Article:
Hi Justine. Very informative. I agree with going a traditional path first, but have fallen in love with the whole indie process. It’s not as easy as people might think, but can be very rewarding.

    Regards,
    Arthur Levine

  2. March 10, 2011 11:54 am

    A great interview, Judy! I’ve been a fan of Justine’s since discovering her blog recently and have linked to her a few times in my Creativity Tweets of the Week.

    Justine, I love your use of the word entrepreneur. I spent four years being an entrepreneur in building a nonprofit from scratch, now I’m turning that effort to a more personal pursuit, building my platform. You’ve learned the lessons I’m trying to learn now.

    On sex addiction, I recently decided to read books by Vermont and Bennington MFA instructors, and thus read “Love Sick” by Sue William Silverman and “When Katie Wakes” by Connie May Fowler. They’re both masterful books, but I then read Patton Oswalt’s book to bring a little sunshine and humor back into my life. Good luck keeping your equilibrium while writing your novel.

    • March 12, 2011 12:00 am

      Patrick, thank you, and thank you so much for the tweets & links. I actually have read LOVE SICK — but not the other one, which I’m going to look up now.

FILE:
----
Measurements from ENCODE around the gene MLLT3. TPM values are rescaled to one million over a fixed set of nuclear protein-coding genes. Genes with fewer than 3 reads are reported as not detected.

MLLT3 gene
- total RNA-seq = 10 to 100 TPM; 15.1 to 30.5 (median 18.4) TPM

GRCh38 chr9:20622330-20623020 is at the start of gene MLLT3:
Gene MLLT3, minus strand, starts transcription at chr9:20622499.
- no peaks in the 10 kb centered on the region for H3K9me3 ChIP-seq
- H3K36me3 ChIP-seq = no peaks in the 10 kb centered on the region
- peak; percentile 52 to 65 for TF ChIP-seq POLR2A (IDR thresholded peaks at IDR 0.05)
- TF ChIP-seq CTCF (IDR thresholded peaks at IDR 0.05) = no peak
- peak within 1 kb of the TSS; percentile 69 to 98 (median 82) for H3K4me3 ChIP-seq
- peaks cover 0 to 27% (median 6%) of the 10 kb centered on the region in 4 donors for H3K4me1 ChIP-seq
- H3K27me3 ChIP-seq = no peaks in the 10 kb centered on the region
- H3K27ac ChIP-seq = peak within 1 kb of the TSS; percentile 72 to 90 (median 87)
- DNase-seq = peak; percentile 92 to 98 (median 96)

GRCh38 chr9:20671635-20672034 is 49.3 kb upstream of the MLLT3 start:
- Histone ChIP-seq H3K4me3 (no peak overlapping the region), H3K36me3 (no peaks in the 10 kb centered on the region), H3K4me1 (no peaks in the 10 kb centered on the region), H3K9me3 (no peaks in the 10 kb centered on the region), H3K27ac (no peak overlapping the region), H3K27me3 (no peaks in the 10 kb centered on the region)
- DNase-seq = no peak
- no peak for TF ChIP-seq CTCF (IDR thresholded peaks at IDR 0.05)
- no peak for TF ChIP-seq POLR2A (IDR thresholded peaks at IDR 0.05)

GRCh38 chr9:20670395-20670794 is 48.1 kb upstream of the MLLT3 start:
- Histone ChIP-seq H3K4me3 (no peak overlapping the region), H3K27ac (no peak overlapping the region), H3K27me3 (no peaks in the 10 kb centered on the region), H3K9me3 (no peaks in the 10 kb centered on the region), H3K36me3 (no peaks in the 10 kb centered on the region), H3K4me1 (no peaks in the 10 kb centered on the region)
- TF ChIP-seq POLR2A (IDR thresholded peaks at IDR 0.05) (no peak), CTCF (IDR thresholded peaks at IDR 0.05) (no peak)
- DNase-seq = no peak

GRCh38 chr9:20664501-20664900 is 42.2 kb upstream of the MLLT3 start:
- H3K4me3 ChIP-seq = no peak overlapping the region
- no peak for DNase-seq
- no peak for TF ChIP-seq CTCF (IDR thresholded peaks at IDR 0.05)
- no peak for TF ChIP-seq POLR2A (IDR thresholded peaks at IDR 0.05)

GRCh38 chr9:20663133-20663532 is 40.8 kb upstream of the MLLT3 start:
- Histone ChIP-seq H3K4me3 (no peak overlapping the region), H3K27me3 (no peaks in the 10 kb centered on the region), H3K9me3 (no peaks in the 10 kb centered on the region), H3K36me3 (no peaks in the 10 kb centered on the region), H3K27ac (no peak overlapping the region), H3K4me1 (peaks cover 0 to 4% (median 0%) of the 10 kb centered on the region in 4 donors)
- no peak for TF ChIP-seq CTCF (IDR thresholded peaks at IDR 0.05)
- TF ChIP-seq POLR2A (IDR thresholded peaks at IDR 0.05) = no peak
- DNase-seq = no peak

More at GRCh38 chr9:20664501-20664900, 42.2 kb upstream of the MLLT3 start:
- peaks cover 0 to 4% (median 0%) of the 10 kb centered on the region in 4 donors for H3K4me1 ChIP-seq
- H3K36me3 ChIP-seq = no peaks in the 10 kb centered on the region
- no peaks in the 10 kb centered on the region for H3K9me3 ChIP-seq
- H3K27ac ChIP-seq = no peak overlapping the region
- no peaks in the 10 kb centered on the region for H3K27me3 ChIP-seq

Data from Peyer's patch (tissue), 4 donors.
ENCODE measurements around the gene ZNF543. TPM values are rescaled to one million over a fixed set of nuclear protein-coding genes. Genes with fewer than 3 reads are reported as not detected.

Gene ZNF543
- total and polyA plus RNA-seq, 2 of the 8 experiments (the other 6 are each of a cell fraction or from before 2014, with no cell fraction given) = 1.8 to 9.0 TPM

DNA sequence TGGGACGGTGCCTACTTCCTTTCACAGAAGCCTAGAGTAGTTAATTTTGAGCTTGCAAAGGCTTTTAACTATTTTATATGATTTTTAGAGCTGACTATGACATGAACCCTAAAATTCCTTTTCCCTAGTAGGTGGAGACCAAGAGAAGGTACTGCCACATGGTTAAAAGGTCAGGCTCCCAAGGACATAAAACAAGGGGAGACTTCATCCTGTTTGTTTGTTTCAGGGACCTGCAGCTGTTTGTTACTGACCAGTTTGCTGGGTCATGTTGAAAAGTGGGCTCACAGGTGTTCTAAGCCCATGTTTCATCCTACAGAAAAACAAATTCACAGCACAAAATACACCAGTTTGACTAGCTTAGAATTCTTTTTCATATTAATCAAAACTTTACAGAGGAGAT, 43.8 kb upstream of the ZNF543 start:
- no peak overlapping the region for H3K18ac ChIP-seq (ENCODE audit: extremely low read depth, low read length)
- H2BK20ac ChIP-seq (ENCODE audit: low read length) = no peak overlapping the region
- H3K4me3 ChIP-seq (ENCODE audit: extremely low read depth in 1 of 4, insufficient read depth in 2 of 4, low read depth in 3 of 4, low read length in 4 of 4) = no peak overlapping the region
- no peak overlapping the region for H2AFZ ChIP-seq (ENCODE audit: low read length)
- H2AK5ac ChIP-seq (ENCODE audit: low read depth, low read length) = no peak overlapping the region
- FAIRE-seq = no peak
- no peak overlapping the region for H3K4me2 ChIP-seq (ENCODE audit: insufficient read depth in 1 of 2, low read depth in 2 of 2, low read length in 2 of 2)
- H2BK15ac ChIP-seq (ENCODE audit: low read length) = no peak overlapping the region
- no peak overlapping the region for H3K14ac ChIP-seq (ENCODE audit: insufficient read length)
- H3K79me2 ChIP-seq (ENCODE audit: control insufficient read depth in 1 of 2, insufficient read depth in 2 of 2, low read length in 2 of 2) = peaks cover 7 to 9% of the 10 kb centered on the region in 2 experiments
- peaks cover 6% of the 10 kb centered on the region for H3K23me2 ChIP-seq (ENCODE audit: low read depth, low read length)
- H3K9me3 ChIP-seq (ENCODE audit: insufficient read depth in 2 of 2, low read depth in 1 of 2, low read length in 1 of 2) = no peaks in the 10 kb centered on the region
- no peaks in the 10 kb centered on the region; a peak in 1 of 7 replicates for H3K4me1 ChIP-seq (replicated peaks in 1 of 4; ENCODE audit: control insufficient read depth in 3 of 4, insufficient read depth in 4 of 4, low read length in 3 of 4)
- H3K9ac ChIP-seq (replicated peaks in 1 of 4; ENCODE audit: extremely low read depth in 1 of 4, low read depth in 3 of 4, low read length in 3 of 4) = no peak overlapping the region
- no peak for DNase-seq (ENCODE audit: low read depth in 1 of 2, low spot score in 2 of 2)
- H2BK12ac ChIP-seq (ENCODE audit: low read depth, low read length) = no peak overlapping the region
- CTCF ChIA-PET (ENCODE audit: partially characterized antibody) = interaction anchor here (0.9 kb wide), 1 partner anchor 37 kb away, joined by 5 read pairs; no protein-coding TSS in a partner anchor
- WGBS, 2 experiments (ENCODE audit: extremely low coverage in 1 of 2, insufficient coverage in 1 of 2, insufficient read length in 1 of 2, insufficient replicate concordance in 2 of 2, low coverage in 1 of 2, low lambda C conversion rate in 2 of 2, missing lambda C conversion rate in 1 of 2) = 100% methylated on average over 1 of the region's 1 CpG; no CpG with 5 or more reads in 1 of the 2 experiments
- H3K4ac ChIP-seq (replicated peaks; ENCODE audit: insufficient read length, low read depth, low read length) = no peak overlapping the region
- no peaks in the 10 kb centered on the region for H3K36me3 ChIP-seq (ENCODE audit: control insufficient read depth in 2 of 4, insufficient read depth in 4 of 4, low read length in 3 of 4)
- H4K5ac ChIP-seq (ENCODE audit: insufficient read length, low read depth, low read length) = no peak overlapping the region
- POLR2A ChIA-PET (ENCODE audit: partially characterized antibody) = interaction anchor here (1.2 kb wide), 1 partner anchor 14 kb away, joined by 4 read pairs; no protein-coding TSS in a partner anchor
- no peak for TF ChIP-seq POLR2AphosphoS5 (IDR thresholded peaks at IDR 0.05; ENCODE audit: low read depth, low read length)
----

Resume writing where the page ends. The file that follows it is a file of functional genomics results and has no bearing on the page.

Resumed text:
3. March 10, 2011 2:39 pm

    Another excellent interview, Judy. Justine’s views and experience are very informative.

    I also agree that the traditional route is well worth pursuing, but that indie/self publishibg is now, more than ever before, a worthwhile and worthy alternative.

    Thanks to both of you for the post.

    PS I love that word ‘badassery’ 🙂

  4. March 10, 2011 4:07 pm

    Hi —

    Thank you so much for the interview, but I did want to clarify: I never meant to imply that new writers “should not” self-publish. I don’t believe that at all. My point was more about the kind of feedback and education you can get through interacting with the world of traditional publishing, which you can then use to your advantage in self-publishing.

    all best!

  5. March 10, 2011 8:59 pm

    Awesome interview, especially for a guy that struggles with the concept of marketing and promotion on many levels. This helped, thanks Justine and Judy.

    And also, Justine’s “clarification” is pretty much how I read her comments the first time. I’ll take all the help I can get…

    • March 11, 2011 10:47 am

      Thanks, Michael. Justine is one of the people I look to when I’m feeling like all the messages are getting kind of smarmy. I love that she connects it all – the creativity, the promotion, the work, the soul.

Trackbacks